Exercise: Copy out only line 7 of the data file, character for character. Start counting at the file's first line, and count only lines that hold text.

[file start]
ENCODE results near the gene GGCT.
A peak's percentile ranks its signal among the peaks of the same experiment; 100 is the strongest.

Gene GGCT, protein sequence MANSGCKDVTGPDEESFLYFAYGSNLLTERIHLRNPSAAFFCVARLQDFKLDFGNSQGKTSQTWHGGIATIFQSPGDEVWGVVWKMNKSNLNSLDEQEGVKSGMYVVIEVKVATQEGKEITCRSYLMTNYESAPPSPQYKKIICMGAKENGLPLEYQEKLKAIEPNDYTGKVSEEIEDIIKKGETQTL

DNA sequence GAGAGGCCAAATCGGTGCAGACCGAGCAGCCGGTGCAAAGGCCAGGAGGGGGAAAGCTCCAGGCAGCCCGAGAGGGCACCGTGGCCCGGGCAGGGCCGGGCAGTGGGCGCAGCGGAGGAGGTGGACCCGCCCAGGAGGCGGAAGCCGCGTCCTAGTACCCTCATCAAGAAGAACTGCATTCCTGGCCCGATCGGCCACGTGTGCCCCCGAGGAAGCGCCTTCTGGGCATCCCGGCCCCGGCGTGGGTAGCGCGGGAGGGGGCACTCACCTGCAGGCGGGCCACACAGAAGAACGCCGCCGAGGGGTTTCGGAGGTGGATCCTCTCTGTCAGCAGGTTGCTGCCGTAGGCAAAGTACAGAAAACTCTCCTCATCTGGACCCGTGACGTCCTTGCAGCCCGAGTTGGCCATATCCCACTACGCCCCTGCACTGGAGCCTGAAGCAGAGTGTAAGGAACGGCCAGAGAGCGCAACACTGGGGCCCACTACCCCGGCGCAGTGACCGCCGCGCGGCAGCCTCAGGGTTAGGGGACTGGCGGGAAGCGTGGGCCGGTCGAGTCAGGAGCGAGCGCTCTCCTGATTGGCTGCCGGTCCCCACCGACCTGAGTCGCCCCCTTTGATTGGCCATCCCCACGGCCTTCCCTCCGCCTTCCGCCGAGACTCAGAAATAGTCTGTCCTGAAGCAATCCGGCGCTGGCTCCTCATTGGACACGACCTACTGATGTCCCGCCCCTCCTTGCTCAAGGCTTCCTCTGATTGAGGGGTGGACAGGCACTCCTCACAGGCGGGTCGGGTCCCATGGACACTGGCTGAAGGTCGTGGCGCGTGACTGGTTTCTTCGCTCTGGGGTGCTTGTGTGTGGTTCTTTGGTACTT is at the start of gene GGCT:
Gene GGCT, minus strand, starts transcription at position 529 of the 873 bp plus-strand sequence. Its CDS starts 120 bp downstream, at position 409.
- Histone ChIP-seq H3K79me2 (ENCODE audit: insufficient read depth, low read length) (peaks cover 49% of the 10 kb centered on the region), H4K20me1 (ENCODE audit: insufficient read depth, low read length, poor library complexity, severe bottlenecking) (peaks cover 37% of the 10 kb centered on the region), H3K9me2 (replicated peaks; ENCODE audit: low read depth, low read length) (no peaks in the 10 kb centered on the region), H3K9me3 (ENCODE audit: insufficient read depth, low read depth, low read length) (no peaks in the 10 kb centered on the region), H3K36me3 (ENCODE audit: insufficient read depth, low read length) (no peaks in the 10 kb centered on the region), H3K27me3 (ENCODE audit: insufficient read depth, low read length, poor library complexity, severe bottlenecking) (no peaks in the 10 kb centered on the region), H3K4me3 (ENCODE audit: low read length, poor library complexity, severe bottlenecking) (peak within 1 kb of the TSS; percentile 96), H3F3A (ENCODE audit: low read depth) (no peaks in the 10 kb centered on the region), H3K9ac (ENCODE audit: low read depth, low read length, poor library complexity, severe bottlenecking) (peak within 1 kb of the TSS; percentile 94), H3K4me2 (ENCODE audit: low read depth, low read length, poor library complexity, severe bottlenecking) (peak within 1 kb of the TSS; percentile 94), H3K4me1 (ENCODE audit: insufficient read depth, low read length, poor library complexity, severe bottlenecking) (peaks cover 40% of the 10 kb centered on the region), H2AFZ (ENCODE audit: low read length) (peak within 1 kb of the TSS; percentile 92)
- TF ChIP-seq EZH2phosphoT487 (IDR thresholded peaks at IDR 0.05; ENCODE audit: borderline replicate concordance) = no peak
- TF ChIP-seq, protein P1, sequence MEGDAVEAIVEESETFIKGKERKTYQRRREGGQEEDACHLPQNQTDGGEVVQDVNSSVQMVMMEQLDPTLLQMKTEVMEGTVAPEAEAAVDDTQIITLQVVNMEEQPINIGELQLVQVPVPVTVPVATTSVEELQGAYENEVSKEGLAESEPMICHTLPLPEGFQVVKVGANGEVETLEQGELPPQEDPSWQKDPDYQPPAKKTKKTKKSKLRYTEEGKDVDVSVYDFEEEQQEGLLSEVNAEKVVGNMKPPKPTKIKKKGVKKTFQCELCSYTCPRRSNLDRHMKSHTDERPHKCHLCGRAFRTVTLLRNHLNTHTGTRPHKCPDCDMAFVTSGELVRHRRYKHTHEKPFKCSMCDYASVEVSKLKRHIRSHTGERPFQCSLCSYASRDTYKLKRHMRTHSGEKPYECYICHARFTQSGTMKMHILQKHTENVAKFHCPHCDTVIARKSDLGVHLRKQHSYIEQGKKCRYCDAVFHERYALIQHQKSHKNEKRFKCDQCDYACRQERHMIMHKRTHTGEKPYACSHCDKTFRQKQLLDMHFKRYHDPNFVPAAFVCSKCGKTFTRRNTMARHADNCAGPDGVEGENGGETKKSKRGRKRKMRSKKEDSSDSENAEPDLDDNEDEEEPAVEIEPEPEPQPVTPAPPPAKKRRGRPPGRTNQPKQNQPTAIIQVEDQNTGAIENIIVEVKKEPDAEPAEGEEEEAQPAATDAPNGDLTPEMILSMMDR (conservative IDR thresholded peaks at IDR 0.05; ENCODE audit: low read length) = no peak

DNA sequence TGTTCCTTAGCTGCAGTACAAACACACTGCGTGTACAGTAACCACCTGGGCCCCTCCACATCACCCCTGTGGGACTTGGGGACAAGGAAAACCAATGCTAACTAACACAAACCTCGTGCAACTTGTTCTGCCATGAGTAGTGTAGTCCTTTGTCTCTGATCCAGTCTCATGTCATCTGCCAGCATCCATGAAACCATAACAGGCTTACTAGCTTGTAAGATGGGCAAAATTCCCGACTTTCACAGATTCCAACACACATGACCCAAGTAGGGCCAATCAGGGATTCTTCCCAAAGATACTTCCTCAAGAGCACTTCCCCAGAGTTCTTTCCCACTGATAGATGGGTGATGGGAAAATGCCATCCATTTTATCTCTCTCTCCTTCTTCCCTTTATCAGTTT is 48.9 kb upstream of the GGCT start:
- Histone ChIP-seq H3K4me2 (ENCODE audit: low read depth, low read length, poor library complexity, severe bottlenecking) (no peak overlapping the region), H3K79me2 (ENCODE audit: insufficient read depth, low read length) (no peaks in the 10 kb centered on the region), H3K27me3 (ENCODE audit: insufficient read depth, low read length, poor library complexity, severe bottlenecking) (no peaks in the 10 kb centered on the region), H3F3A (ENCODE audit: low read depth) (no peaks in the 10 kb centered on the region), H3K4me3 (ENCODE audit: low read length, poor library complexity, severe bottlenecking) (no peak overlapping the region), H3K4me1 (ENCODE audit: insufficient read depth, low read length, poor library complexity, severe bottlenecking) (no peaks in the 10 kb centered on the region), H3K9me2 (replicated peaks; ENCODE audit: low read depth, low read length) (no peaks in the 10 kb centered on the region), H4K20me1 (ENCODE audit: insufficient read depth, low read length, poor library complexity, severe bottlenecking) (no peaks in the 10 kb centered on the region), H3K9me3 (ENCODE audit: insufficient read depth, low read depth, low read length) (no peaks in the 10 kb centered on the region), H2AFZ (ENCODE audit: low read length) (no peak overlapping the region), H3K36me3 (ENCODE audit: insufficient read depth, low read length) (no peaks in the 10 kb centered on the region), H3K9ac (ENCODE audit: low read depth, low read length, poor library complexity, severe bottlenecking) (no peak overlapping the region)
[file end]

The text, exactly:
- TF ChIP-seq EZH2phosphoT487 (IDR thresholded peaks at IDR 0.05; ENCODE audit: borderline replicate concordance) = no peak